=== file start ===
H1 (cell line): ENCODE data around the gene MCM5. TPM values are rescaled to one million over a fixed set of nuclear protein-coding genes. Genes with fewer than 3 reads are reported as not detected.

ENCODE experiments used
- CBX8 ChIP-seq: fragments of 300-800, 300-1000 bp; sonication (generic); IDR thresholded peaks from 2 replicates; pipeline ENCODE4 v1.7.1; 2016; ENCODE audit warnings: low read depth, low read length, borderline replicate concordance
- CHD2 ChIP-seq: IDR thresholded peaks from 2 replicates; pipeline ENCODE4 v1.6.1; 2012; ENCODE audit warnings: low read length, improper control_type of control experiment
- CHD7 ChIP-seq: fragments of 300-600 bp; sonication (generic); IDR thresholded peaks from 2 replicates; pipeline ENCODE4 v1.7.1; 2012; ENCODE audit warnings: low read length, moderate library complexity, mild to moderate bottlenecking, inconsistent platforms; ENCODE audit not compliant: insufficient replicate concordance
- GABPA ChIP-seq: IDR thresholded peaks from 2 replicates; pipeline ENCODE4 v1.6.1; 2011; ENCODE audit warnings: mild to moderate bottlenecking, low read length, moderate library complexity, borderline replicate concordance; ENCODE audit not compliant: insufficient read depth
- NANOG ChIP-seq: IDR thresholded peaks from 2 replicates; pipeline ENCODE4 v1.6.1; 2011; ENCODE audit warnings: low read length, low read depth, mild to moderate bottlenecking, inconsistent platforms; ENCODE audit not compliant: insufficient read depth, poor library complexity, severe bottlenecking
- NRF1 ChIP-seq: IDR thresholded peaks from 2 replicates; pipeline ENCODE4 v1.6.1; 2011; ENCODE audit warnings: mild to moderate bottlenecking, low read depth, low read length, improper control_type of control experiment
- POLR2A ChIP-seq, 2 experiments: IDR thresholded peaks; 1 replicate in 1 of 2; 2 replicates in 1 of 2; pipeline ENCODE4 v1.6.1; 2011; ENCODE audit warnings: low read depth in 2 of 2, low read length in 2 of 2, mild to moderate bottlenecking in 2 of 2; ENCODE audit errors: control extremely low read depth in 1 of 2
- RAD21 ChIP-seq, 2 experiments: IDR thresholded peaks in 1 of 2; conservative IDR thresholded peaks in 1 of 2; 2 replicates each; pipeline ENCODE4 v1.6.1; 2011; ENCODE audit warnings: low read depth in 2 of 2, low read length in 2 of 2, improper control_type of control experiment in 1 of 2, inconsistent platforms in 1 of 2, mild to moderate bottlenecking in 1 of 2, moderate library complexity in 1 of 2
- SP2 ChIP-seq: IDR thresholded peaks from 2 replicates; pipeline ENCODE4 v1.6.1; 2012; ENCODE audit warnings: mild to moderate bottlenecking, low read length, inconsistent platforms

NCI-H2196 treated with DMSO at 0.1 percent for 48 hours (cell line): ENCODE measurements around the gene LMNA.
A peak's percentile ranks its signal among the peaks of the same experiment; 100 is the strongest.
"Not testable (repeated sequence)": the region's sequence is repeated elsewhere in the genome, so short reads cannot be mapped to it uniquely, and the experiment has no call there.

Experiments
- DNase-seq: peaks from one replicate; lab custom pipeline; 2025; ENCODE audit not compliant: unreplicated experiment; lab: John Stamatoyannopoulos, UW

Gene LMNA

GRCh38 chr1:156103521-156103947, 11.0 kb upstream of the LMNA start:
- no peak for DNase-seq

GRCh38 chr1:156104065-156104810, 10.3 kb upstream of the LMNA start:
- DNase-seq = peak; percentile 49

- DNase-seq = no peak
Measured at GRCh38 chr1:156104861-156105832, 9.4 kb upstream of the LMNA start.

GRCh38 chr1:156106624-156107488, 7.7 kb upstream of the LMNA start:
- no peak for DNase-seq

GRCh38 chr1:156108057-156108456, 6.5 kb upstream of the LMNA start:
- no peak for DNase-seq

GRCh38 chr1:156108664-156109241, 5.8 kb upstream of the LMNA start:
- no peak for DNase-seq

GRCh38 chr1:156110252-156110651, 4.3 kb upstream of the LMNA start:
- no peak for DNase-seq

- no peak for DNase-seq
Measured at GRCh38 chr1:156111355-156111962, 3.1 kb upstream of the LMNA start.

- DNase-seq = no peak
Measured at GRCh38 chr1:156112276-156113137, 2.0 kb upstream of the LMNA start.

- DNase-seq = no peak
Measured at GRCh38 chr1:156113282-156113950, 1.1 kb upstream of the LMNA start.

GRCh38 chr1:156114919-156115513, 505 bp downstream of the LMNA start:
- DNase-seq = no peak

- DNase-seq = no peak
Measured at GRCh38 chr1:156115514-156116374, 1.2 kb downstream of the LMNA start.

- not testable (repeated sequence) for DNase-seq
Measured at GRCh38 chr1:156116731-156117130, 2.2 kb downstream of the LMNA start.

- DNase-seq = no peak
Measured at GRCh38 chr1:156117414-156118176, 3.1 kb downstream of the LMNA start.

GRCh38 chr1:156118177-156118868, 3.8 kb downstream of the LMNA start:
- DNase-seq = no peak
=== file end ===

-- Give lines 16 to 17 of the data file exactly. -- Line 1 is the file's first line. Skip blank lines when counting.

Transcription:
- DNase-seq: peaks from one replicate; lab custom pipeline; 2025; ENCODE audit not compliant: unreplicated experiment; lab: John Stamatoyannopoulos, UW

Gene LMNA